New study shows Longford has the most dangerous roads in the country

New study shows Longford has the most dangerous roads in the country

 A new report on road safety shows Longford has the most dangerous roads in the country.

The county also has the highest number of fatalities per 10,000 cars on the road, according to the new research that has been carried out and released by Idiro Analytics this week. 

Although Cork and Dublin have the highest number of road fatalities, the new research shows that Longford and Monaghan, rank at number one and two, respectively, for the most dangerous roads in the country.

The report also indicates that in 2014 and 2015 the number of road fatalities in Ireland was 193 and 166 respectively, and that even though the number of fatalities this year is  higher than the same time period in 2015, the overall trend is that roads are becoming safer.

When the number of cars on the road is taken into account, Longford is highest at 2.19 fatalities per 10,000 cars on the road while Monaghan is second at 1.4 per 10,000.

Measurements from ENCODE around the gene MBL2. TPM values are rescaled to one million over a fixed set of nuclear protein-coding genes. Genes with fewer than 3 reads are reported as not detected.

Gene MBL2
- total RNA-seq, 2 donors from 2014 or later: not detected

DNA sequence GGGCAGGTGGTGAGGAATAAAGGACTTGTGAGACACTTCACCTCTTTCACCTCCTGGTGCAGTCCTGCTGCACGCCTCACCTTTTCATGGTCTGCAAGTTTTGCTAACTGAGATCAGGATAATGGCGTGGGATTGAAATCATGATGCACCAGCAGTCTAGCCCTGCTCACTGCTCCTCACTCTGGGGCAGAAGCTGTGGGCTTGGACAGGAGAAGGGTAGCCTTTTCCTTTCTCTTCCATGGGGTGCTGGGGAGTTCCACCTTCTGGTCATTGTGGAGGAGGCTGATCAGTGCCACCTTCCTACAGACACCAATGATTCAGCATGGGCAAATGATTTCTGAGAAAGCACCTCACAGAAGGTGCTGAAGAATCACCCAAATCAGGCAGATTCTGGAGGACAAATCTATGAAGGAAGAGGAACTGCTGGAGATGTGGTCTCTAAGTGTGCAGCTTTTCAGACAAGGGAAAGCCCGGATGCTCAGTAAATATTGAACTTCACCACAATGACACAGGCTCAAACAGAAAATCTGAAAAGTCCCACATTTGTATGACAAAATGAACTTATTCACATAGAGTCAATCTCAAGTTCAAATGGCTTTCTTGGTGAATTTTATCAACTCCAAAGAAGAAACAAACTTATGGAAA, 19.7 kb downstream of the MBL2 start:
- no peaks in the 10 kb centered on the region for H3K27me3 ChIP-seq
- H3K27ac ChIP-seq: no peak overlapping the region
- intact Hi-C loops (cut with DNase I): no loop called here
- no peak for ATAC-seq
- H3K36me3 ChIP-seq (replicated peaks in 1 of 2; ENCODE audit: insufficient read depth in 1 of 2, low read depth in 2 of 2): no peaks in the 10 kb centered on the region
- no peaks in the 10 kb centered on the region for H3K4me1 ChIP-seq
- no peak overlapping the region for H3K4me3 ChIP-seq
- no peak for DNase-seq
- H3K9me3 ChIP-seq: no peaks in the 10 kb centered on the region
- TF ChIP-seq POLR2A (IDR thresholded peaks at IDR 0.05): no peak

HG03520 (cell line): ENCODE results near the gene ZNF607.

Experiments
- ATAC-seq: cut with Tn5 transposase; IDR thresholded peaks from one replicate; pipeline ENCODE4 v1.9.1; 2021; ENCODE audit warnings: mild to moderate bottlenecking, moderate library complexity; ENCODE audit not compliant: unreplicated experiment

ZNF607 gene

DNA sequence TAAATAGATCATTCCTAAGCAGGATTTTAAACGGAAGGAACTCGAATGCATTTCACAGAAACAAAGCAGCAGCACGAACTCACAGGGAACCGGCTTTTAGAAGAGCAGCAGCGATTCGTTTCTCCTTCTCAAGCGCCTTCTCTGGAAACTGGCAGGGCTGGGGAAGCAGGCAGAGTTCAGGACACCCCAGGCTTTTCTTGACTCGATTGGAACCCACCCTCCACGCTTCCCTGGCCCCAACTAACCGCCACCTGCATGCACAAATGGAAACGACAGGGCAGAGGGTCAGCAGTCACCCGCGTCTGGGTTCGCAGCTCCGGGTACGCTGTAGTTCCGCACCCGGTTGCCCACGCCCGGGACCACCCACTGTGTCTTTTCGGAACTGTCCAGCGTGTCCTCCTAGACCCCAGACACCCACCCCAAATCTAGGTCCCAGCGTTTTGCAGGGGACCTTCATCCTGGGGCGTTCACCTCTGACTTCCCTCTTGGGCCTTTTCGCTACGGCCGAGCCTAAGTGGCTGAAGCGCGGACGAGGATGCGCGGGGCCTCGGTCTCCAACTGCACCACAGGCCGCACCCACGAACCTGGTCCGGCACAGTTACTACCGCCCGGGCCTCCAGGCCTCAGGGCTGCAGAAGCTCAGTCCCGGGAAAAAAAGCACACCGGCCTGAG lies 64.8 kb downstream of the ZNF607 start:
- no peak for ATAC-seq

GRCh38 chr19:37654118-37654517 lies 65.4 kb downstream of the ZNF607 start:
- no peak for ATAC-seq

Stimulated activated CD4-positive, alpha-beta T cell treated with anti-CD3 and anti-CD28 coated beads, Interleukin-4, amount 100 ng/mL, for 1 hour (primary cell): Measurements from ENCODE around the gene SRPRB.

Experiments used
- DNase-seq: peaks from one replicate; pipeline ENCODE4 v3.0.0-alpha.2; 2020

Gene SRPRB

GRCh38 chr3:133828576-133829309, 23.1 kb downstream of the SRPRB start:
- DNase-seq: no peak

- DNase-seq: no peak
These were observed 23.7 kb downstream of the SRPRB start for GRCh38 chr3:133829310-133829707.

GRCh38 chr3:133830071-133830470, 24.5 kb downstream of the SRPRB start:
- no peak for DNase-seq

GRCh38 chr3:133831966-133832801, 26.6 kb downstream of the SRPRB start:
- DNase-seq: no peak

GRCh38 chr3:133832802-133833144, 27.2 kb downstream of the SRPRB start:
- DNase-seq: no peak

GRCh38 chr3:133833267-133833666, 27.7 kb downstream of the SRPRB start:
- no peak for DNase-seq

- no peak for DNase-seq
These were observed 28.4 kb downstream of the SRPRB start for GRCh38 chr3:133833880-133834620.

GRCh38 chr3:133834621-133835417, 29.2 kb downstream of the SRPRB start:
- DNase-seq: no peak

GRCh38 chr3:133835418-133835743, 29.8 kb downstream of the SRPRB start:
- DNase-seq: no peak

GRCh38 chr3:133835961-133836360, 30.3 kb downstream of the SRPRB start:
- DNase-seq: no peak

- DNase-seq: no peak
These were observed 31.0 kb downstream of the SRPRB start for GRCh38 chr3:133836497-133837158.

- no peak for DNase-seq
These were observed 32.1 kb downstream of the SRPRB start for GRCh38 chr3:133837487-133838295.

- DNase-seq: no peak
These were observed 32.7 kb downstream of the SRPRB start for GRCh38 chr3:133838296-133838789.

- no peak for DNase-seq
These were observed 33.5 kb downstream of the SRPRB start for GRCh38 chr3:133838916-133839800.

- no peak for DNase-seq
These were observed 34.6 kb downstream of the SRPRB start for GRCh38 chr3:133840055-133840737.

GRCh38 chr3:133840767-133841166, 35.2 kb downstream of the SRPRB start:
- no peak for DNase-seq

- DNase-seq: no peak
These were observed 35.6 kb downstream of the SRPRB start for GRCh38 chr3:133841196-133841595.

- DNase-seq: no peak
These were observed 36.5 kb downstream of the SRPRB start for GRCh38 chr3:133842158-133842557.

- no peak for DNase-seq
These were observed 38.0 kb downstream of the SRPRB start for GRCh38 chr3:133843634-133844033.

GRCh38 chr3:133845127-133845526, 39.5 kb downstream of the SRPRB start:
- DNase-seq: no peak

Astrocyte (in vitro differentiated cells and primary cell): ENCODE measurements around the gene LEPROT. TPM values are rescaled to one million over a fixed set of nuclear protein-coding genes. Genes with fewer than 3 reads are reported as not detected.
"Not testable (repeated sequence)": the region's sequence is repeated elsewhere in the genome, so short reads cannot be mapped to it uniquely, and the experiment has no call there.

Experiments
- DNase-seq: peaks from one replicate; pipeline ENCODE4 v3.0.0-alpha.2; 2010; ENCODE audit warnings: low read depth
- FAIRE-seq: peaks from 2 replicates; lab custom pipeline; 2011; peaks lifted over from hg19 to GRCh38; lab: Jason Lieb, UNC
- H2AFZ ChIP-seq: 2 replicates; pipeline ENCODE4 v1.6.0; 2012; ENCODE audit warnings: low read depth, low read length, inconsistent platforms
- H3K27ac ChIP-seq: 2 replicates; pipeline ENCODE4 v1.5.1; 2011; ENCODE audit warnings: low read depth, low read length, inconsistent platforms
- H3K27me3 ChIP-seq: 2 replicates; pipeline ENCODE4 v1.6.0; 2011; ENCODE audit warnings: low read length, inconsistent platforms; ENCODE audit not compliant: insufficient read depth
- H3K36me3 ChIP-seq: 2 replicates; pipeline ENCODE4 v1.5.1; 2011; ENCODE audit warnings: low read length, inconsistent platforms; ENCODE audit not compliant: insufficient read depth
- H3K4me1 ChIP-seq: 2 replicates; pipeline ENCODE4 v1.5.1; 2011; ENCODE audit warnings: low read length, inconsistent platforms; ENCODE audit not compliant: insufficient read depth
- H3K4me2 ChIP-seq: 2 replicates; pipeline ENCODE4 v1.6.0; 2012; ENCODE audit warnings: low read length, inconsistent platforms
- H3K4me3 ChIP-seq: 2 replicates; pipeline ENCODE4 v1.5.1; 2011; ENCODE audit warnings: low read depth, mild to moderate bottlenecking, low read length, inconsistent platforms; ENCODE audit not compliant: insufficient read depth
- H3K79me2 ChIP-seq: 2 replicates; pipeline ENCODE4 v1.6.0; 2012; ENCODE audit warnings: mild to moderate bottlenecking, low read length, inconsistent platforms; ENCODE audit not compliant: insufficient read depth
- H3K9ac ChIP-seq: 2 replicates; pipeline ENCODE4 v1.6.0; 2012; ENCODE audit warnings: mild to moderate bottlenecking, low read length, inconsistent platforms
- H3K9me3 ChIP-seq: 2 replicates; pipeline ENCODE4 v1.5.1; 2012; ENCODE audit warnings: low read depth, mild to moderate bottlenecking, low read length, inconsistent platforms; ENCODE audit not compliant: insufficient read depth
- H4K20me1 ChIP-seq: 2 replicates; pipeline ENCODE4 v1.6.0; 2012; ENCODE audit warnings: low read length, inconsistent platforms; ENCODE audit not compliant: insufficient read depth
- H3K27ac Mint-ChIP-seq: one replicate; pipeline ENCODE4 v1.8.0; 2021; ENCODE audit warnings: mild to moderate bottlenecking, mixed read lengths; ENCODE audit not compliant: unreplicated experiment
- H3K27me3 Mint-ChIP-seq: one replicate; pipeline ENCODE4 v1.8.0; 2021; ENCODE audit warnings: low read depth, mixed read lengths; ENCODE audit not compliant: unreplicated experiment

The two counties also rank highest in fatalities per 300km but even though Longford and Monaghan have low populations, low road lengths, a low amount of vehicles on the road and low average distance travelled,  they were found to have a high proportional fatality rate averaged over 2014 and 2015.

The survey also found that although Longford and Monaghan rank low in counties needing 'routine maintenance', 'surface restoration', 'road reconstruction', both counties are ranked number one and two for needing both resealing and restoration of skid resistance.

Meanwhile, Sergeant Aiden O’Brien of the Roscommon/Longford Garda Division warned motorists to take care as winter time nears.      

“With an extra hour of darkness in the evening now, motorists need to ensure that their lights are working and their tyres are safe,” he added.  

The local sergeant also reminded pedestrians - especially  those that are out with children trick or treating - to ensure they are wearing fluorescent jackets and carrying torches.

“The best way to stay safe on the road is to reduce your speed and for pedestrians to make sure that they are lit up,” Sergeant O'Brien concluded.